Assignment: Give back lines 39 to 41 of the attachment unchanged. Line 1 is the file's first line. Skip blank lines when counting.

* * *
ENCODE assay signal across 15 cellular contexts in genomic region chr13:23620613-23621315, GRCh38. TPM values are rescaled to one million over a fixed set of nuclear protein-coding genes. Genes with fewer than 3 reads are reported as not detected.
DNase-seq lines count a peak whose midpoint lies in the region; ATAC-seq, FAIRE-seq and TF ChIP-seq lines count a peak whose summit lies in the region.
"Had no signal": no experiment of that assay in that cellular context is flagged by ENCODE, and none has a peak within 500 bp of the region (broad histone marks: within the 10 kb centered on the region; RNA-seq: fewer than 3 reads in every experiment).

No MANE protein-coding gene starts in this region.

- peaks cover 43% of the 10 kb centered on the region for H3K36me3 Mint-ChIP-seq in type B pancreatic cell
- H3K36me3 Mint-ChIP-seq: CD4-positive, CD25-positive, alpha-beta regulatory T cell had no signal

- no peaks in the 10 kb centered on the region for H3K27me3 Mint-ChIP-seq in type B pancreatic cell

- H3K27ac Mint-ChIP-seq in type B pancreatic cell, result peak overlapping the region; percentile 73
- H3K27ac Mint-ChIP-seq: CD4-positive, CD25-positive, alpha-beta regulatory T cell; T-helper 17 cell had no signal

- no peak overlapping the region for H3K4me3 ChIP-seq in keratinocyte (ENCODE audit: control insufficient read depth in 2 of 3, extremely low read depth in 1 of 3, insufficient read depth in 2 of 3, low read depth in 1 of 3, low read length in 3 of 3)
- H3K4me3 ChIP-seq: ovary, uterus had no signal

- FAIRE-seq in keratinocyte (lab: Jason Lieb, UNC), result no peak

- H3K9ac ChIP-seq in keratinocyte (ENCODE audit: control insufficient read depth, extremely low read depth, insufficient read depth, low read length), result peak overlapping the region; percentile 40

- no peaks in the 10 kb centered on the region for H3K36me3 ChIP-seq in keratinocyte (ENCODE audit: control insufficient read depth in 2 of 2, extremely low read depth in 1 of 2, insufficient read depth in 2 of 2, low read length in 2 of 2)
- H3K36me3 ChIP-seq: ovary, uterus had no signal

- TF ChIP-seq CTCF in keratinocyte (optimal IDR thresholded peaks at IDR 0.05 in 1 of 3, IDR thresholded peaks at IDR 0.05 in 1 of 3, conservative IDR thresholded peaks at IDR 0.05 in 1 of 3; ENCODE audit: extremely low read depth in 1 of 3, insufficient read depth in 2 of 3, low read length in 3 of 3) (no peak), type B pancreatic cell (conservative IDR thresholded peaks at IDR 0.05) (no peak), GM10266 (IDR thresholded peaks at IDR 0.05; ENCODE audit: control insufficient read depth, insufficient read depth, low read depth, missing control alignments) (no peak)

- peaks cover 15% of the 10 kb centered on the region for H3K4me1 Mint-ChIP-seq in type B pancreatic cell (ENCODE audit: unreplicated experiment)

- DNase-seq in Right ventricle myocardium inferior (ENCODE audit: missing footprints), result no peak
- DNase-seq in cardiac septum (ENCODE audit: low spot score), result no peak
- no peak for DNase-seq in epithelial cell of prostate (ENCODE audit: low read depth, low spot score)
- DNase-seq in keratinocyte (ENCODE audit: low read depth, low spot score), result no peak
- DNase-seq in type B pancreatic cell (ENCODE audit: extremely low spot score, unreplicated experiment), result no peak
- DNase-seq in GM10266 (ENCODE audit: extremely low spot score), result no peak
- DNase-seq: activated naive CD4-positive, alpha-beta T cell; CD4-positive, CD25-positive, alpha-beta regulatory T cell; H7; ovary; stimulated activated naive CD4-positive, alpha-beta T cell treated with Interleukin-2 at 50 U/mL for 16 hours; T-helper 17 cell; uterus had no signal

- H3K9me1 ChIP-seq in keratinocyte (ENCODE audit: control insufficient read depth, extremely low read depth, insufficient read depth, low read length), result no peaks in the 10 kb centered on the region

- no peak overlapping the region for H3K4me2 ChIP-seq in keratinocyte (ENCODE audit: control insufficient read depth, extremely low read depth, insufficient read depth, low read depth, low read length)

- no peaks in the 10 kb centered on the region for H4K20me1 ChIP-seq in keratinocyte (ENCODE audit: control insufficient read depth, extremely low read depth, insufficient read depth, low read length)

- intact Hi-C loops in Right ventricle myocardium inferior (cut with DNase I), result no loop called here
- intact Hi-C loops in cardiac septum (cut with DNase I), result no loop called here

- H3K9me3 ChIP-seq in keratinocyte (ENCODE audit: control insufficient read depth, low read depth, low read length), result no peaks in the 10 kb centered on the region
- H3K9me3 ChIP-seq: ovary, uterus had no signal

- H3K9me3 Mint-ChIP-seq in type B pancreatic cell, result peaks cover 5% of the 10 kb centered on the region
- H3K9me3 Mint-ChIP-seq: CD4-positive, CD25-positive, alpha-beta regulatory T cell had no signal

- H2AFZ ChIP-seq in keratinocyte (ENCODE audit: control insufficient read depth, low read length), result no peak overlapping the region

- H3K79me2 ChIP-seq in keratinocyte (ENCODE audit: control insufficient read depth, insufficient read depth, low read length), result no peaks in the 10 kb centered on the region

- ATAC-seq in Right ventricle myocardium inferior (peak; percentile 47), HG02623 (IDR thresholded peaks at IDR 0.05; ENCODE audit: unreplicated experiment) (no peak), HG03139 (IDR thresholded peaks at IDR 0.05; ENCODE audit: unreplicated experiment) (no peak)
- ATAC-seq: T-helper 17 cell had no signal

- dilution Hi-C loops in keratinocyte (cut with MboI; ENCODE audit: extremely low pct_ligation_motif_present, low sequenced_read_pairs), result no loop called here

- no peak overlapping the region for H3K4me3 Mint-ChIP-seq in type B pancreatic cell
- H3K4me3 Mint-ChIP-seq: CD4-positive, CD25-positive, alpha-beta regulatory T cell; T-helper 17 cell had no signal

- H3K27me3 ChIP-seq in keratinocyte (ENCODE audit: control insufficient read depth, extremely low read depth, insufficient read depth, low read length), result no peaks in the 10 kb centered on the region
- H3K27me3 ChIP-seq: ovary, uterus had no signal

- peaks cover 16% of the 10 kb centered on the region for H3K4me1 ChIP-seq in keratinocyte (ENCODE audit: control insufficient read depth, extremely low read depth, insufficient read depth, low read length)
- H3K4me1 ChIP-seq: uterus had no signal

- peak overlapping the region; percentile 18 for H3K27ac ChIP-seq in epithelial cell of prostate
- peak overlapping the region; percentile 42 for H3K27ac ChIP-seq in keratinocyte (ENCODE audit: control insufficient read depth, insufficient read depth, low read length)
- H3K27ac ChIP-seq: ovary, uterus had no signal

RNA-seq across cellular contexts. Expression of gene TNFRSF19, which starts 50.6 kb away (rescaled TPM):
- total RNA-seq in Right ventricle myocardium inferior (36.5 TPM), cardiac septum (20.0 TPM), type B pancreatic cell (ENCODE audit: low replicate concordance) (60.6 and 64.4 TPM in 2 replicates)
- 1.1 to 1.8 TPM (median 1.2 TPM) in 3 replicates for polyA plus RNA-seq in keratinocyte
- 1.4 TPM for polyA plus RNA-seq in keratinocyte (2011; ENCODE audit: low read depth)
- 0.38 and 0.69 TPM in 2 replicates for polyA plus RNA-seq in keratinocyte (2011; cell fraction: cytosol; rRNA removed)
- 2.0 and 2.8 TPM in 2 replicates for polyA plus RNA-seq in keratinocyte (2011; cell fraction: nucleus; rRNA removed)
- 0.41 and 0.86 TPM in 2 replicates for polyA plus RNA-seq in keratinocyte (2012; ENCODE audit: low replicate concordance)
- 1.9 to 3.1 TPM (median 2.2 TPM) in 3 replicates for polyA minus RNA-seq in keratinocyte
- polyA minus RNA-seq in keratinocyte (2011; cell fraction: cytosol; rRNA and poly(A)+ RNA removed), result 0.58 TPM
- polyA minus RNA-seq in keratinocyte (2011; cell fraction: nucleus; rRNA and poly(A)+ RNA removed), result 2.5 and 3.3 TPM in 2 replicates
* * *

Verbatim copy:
- no peak overlapping the region for H3K4me3 Mint-ChIP-seq in type B pancreatic cell
- H3K4me3 Mint-ChIP-seq: CD4-positive, CD25-positive, alpha-beta regulatory T cell; T-helper 17 cell had no signal

- H3K27me3 ChIP-seq in keratinocyte (ENCODE audit: control insufficient read depth, extremely low read depth, insufficient read depth, low read length), result no peaks in the 10 kb centered on the region